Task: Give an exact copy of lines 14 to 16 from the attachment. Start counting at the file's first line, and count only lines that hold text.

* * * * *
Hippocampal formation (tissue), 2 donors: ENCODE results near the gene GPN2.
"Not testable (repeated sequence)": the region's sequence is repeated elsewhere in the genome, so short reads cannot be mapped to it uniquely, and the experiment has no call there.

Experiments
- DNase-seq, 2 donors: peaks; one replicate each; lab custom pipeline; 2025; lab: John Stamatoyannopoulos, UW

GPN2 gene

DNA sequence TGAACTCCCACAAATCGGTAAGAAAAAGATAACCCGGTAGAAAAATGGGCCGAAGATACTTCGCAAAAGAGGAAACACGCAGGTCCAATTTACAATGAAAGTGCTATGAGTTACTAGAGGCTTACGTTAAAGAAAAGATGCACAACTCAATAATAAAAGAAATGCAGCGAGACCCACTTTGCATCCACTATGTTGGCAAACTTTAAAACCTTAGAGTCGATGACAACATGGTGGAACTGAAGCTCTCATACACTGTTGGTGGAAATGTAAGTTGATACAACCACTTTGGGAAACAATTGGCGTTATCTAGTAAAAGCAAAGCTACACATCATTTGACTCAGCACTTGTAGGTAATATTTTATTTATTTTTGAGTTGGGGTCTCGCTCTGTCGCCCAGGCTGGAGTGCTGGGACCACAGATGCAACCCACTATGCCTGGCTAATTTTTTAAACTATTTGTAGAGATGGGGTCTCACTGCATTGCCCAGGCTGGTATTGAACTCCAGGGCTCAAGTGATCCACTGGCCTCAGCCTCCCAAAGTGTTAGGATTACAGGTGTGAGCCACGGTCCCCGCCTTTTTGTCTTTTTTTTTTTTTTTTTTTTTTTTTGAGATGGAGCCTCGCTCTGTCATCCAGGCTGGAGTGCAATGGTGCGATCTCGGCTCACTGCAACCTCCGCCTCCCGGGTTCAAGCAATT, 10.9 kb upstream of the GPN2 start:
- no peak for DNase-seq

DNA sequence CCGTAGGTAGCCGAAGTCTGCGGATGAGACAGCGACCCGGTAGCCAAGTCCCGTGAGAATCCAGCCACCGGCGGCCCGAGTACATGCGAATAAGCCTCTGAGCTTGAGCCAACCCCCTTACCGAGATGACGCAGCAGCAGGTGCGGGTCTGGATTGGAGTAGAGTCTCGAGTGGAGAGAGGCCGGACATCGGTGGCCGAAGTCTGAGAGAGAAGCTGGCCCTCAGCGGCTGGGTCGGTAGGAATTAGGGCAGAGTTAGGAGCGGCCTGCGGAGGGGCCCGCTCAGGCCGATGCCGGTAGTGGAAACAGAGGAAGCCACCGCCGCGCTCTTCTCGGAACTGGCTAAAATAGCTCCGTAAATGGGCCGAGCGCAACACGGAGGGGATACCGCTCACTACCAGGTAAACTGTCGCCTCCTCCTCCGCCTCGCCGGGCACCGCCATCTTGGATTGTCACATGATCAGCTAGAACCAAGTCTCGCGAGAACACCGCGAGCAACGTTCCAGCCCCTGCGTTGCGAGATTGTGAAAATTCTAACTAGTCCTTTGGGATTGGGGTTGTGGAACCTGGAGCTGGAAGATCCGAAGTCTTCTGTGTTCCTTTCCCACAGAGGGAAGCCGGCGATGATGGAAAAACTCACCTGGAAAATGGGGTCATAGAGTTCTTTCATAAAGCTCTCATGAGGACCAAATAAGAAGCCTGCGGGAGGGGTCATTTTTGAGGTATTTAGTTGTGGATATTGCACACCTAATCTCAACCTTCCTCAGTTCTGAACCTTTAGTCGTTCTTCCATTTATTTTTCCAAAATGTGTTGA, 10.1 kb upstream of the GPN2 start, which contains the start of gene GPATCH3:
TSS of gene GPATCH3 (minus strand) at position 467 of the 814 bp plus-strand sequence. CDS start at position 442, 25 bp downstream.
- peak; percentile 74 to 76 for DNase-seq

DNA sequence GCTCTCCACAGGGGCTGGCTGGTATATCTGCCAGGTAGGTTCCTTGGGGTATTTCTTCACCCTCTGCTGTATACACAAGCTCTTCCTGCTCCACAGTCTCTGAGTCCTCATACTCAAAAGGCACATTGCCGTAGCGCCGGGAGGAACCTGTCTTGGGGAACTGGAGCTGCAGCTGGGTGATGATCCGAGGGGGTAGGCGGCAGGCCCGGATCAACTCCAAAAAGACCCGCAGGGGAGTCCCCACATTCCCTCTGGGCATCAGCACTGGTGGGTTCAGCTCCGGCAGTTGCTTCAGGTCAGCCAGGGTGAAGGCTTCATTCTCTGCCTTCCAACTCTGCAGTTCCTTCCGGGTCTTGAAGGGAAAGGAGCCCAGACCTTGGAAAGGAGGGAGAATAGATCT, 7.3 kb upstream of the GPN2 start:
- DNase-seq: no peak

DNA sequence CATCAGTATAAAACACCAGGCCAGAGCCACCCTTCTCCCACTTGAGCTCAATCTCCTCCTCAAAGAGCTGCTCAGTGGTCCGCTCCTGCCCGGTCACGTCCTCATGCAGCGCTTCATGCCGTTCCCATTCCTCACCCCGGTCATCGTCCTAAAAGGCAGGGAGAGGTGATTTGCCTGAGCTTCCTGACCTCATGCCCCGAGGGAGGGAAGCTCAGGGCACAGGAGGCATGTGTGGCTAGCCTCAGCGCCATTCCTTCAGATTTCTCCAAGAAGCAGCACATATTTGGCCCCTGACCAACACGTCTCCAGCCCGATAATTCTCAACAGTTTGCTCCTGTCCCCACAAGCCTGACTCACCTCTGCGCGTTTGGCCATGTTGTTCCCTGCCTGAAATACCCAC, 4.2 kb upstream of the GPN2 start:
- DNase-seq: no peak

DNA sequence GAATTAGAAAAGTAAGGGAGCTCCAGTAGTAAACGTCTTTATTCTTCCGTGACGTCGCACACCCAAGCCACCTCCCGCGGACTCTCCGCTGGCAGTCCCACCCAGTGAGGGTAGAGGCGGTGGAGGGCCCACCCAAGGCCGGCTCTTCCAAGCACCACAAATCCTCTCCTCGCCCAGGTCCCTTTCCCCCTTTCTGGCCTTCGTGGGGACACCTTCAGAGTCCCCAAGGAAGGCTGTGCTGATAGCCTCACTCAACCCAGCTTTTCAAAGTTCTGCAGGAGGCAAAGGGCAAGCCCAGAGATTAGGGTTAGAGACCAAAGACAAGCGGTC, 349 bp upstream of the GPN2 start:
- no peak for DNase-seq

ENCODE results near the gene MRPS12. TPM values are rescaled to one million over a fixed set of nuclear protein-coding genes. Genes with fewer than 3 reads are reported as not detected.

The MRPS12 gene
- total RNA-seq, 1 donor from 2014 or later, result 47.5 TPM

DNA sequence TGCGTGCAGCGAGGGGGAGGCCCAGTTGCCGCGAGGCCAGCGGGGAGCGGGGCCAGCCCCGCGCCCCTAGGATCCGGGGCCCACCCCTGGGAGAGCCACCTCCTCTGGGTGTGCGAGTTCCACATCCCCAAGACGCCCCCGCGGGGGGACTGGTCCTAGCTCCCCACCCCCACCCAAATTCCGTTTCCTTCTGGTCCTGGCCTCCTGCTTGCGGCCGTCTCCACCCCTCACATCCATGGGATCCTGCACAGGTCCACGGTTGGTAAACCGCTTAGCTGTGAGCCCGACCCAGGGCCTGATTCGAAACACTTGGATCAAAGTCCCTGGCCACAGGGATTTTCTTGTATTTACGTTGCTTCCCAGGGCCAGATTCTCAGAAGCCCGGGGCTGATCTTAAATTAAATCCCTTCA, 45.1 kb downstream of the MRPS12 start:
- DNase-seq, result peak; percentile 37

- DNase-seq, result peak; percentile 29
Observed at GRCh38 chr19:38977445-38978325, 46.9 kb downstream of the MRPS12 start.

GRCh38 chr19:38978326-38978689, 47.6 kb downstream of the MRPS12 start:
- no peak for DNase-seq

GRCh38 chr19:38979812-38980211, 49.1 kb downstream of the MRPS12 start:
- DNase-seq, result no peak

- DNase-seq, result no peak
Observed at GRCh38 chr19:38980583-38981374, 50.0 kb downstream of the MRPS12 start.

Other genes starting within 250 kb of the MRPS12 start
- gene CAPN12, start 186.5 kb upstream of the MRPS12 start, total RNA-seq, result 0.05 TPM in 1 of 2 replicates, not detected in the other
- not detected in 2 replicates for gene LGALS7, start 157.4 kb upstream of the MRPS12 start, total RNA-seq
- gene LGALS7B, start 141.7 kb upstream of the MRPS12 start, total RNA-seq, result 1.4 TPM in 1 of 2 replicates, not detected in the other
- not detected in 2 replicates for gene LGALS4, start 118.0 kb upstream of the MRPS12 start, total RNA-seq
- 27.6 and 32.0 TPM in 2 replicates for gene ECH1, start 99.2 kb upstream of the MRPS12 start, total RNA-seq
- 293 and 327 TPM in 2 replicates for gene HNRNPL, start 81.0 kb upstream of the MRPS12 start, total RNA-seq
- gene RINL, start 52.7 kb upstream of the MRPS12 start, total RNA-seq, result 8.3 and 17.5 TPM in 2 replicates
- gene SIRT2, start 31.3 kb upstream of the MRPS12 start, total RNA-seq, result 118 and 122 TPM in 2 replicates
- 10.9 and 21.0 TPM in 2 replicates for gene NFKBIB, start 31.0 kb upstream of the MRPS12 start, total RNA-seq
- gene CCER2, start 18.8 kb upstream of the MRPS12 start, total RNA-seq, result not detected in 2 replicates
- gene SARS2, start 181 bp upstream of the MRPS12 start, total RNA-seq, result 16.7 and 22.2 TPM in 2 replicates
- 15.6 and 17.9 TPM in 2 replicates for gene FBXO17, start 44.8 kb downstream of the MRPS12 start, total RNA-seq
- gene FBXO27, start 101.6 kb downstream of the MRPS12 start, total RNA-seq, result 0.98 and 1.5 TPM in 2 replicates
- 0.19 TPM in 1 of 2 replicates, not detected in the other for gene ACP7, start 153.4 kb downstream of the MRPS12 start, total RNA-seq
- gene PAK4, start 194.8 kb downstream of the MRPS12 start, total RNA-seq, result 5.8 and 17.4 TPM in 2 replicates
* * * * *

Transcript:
- DNase-seq: no peak

DNA sequence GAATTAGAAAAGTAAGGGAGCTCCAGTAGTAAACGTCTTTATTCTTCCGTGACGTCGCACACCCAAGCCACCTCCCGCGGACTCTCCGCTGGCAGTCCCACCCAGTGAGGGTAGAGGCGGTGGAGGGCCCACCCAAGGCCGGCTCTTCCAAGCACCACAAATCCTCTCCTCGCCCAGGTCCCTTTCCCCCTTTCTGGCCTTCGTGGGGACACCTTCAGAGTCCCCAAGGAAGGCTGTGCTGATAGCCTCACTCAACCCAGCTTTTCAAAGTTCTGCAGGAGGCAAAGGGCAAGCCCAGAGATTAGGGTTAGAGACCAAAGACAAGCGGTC, 349 bp upstream of the GPN2 start:
- no peak for DNase-seq